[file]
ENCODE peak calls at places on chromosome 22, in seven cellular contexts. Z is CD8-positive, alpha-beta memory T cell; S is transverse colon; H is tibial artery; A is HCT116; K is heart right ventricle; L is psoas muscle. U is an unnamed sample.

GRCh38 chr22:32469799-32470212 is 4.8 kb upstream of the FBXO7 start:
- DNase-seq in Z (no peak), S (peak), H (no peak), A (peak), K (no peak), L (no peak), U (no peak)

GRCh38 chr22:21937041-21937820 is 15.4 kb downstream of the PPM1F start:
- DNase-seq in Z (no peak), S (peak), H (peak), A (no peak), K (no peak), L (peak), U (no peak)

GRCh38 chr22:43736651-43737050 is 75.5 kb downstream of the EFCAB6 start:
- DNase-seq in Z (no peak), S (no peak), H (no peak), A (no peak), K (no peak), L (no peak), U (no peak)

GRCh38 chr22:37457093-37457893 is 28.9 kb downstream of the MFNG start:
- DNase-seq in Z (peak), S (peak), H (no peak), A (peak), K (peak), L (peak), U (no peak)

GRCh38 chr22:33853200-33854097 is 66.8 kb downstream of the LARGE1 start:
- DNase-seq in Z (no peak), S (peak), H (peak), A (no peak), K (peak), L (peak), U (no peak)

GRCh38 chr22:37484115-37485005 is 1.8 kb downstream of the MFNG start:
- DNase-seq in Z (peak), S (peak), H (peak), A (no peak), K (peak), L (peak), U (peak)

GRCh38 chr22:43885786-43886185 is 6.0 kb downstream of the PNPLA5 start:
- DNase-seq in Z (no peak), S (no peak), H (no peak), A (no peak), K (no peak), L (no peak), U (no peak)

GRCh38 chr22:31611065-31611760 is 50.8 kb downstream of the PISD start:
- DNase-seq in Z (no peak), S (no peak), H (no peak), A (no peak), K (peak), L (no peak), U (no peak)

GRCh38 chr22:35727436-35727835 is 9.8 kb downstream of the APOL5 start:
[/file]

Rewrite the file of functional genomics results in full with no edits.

ENCODE peak calls at places on chromosome 22, in seven cellular contexts. Z is CD8-positive, alpha-beta memory T cell; S is transverse colon; H is tibial artery; A is HCT116; K is heart right ventricle; L is psoas muscle. U is an unnamed sample.

GRCh38 chr22:32469799-32470212 is 4.8 kb upstream of the FBXO7 start:
- DNase-seq in Z (no peak), S (peak), H (no peak), A (peak), K (no peak), L (no peak), U (no peak)

GRCh38 chr22:21937041-21937820 is 15.4 kb downstream of the PPM1F start:
- DNase-seq in Z (no peak), S (peak), H (peak), A (no peak), K (no peak), L (peak), U (no peak)

GRCh38 chr22:43736651-43737050 is 75.5 kb downstream of the EFCAB6 start:
- DNase-seq in Z (no peak), S (no peak), H (no peak), A (no peak), K (no peak), L (no peak), U (no peak)

GRCh38 chr22:37457093-37457893 is 28.9 kb downstream of the MFNG start:
- DNase-seq in Z (peak), S (peak), H (no peak), A (peak), K (peak), L (peak), U (no peak)

GRCh38 chr22:33853200-33854097 is 66.8 kb downstream of the LARGE1 start:
- DNase-seq in Z (no peak), S (peak), H (peak), A (no peak), K (peak), L (peak), U (no peak)

GRCh38 chr22:37484115-37485005 is 1.8 kb downstream of the MFNG start:
- DNase-seq in Z (peak), S (peak), H (peak), A (no peak), K (peak), L (peak), U (peak)

GRCh38 chr22:43885786-43886185 is 6.0 kb downstream of the PNPLA5 start:
- DNase-seq in Z (no peak), S (no peak), H (no peak), A (no peak), K (no peak), L (no peak), U (no peak)

GRCh38 chr22:31611065-31611760 is 50.8 kb downstream of the PISD start:
- DNase-seq in Z (no peak), S (no peak), H (no peak), A (no peak), K (peak), L (no peak), U (no peak)

GRCh38 chr22:35727436-35727835 is 9.8 kb downstream of the APOL5 start: